Nanoencapsulation in Pharmaceuticals
Small molecules and drugs are often transported within nanocarriers inside the cell, allowing rapid and targeted delivery of drugs. Nanoencapsulation can protect drugs from premature degradation and thus increase its stability in the blood.
The size and type of nanocarriers is critical, as this can determine the efficiency of the drugs and also how they are released in to the blood stream. Nanocapsulation can be performed with different types of nanocarriers which can affect the release and cellular response towards the drugs.
Liposomes have a phospholipid bilayer and are used widely to deliver drugs. Nanoencapsulation in liposomes can prevent the degradation of the drug inside the cells and ensure the delivery of the small molecules at the target site.
The lipids involved in building the liposomes maybe cationic, anionic or neutral based on the nature of use and the drug.
Encapsulation of drugs
For encapsulation of drugs in liposomes, they are directly added to the lipid solution, and the efficiency of encapsulation is measured by the amount of drug which is left in the supernatant, i.e. not encapsulated in the carrier.
The conditions of encapsulation can be changed to increase the efficiency. For example, an anticancer drug is encapsulated in the inner aqueous phase of the liposomes. It is kept for 24 hours at 4°C which leads to more than 90% of the drug being encapsulated.
The liposomes can interact with the cell surface in a non-specific manner, and this can lead to shorter half-life of the liposomes. They are also rapidly recognized by macrophages and cleared from the blood stream.
This issue can be rectified by coating the liposome with polyethylene glycol (PEG), which leads to a steric barrier and prevents recognition by phagosomes. Aside from PEG, monoclonal antibodies, ligands and peptide sequences can also be added to the liposome surface to improve retention and targeted delivery.
Drug loading and release
Drugs can be loaded by either passive or active methods. In the passive method, a dried lipid film is rehydrated along with the drug molecules, which leads to drug loaded liposomes. In the active method, concentration or pH gradients are used to load drugs on formed liposomes.
The release of drugs from liposomes can be influenced by the addition of functional head groups, lipids and linker groups. The release may be achieved by pH and temperature dependent techniques, or by thiolysis of disulfide bonds in the lipid membrane.
The liposomes with the drug molecules are taken up by endocytosis, and then the drug is released.
Polymeric micelles are also being widely used for drug delivery as they are a small size and have high structural stability. Micelles are created using hydrophobic or electrostatic interactions, or metal ion complexation. The core of micelles is formed by hydrophobic parts of copolymers, and they can influence the stability, loading, and release of the drugs.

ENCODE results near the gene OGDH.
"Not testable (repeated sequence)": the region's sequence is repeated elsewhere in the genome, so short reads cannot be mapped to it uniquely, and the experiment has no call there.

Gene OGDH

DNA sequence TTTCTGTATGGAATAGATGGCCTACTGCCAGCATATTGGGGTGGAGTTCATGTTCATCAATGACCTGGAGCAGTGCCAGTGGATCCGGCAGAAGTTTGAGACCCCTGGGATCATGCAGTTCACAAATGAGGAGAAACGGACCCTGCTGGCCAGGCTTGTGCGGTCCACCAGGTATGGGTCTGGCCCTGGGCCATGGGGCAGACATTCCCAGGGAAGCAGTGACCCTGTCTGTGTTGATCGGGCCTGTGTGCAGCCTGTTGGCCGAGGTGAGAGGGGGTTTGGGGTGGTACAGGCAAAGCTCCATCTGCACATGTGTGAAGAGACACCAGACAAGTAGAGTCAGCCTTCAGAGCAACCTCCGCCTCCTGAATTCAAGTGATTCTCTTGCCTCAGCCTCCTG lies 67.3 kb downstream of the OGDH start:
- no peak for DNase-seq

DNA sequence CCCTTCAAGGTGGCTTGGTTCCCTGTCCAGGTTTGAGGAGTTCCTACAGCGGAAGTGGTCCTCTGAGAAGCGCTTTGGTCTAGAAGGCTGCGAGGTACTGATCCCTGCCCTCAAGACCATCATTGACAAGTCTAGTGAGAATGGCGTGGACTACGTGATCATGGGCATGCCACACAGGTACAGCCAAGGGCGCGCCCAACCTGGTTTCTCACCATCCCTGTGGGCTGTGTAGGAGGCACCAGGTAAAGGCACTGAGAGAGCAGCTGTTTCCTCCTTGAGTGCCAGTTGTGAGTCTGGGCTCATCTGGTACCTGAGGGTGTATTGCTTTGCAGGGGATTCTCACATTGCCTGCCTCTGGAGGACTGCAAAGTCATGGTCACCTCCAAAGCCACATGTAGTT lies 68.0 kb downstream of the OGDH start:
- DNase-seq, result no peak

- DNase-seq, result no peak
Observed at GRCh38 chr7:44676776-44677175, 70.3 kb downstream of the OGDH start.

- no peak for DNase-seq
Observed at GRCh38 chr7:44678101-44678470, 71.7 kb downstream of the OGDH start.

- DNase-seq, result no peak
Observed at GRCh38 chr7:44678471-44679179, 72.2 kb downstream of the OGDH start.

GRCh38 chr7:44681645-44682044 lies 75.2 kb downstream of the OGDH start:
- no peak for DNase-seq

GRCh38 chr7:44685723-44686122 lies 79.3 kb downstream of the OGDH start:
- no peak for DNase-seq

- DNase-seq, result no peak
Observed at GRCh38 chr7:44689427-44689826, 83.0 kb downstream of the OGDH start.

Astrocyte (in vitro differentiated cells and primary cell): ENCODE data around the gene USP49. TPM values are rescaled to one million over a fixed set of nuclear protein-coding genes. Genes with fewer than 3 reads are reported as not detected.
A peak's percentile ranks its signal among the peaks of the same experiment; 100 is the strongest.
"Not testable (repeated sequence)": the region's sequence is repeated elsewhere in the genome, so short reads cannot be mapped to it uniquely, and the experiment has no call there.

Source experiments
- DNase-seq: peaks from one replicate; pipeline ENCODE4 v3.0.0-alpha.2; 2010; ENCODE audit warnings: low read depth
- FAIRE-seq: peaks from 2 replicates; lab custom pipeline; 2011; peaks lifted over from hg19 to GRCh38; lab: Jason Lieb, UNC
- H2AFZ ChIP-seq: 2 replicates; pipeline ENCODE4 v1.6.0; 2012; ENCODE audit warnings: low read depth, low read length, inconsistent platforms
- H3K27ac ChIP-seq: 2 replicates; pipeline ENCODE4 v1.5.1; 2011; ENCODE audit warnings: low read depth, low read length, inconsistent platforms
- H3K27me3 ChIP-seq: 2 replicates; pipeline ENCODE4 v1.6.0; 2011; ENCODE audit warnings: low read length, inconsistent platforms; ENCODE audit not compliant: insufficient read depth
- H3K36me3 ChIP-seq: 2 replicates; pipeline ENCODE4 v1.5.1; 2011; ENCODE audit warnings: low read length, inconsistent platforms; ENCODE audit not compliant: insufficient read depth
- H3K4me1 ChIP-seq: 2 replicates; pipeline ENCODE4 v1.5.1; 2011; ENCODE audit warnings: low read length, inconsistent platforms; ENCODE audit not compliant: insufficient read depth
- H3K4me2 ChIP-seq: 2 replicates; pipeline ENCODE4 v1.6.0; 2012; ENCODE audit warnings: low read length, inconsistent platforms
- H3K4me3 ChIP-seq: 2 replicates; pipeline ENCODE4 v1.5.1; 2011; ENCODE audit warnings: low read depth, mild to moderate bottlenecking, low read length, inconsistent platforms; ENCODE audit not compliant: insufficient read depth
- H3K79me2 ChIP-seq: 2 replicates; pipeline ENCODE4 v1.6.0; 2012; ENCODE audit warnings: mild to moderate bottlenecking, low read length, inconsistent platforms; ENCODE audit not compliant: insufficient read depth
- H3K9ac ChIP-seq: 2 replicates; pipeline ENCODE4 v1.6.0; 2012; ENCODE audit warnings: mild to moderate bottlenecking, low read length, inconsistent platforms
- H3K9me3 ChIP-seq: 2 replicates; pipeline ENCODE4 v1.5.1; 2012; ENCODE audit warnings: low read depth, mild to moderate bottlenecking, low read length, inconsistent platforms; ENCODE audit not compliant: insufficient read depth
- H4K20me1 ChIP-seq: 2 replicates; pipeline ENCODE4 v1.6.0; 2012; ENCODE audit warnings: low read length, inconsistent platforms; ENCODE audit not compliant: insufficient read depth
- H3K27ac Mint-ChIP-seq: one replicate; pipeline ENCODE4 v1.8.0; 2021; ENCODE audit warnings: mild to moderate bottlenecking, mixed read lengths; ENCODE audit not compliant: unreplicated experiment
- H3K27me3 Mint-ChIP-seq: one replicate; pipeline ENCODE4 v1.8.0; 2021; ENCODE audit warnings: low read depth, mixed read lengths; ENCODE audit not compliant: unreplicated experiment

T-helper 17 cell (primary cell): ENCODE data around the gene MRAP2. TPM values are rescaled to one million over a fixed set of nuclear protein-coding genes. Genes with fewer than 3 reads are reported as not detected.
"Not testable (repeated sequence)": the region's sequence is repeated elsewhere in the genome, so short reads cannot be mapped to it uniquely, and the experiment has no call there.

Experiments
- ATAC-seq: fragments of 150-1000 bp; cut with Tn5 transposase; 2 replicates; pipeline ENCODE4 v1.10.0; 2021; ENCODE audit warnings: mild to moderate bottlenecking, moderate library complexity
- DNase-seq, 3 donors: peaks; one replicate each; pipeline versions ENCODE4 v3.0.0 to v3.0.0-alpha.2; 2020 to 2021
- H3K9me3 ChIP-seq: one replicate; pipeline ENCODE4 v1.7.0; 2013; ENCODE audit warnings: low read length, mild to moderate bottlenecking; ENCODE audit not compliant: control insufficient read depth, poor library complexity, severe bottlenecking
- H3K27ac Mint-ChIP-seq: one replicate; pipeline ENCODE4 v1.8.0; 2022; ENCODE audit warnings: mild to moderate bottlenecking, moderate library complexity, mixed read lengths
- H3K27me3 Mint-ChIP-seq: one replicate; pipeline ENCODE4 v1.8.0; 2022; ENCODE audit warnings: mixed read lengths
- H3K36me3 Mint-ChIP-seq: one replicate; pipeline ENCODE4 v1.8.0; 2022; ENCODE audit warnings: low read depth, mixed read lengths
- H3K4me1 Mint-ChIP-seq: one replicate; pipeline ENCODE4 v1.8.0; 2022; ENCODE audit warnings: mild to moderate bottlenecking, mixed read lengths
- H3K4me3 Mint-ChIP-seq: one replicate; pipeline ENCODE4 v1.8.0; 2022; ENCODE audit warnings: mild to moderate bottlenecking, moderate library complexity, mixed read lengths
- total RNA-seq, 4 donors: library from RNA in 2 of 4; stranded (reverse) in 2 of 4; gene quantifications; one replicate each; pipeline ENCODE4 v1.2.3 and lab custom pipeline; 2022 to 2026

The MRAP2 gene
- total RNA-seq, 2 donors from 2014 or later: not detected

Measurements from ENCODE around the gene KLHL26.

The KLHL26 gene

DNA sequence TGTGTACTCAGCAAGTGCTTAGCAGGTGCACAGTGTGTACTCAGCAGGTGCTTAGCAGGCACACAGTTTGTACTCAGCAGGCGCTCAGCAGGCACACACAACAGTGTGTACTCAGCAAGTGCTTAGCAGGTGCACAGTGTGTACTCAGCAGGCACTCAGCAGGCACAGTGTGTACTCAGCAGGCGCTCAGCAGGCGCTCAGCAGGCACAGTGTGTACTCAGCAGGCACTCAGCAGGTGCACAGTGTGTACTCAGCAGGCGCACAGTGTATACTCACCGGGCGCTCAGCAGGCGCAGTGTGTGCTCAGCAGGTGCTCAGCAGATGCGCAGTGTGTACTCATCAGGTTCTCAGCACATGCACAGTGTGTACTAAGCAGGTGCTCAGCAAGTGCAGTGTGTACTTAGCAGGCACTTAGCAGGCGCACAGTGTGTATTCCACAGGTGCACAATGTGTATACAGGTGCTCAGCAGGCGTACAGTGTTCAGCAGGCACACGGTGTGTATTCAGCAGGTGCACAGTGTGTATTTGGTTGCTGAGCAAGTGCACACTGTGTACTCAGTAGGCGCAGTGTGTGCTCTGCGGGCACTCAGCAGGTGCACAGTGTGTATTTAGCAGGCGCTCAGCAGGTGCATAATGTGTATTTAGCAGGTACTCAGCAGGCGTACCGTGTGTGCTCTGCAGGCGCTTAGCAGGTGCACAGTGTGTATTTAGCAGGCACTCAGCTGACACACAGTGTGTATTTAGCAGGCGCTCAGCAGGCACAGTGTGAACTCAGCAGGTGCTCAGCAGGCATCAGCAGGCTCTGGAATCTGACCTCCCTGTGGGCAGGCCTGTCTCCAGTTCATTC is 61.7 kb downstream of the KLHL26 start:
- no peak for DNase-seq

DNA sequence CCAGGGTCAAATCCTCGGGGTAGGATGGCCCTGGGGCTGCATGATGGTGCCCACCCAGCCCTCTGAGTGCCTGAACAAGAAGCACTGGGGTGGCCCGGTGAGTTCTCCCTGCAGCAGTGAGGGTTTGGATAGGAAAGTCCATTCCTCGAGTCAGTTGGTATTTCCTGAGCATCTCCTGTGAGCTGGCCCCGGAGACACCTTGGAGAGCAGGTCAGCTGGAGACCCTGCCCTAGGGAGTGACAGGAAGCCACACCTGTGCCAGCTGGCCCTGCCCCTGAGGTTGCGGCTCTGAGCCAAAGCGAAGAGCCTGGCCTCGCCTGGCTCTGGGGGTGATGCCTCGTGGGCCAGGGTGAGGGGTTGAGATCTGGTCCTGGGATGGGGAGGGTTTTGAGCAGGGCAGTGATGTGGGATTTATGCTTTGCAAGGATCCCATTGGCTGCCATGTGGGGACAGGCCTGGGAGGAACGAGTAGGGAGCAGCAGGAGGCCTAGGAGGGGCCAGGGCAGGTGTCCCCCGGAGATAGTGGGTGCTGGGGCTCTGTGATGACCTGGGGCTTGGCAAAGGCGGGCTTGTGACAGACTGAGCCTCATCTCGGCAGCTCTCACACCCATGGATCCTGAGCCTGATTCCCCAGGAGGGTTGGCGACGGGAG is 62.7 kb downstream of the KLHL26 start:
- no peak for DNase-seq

The surface of micelles can be modified by the addition of PEG, ligands, receptors, or antibodies. These modifications increase the circulation time of micelles in the blood stream.
Drug loading and release
The drugs can be loaded onto micelles by physical or chemical methods. The release is influenced by the length of core forming polymer, affinity between the drug and core material, and the quantity of drug loaded.
The uptake in cells can also be modified using liposomes. For example, micelles where PEG (polyethylene glycol) and PE (phosphatidylethanolamine) are conjugated have been shown to have a 8-fold higher uptake.
Carbon nanotubes are sheets of graphite which have been rolled into a cylinder. They are nanoscale materials and have high conductivity and strength. They have also been used to deliver drugs and molecules.
Two kinds of nanotubes are used: single-walled, which has single sheet rolled in to a cylindrical tube, and multi-walled nanotubes, where several nanotubes are placed concentrically inside one another.
Single-walled carbon nanotubes can trigger reactions not only at their ends but also along the tube. This ability can be changed by controlled chemical functionalization.
Multi-walled carbon nanotubes can be modified to improve its interfacial interactions. For example, selectively attaching gold particles to these multi-walled carbon nanotubes enhance the potential applications beyond the pharmaceutical industry.
Drug loading and release
Drugs can be loaded onto carbon nanotubes by one of two methods. The first method is where the drug is incorporated into the carbon nanotubes while is is being made.
In the second method, the drug is loaded onto the carbon nanotubes by adsorption. Varying the pH or temperature then allows the drug to be released from the carbon nanotubes.
Factors such as size and surface modifications influence the cellular response to carbon nanotubes.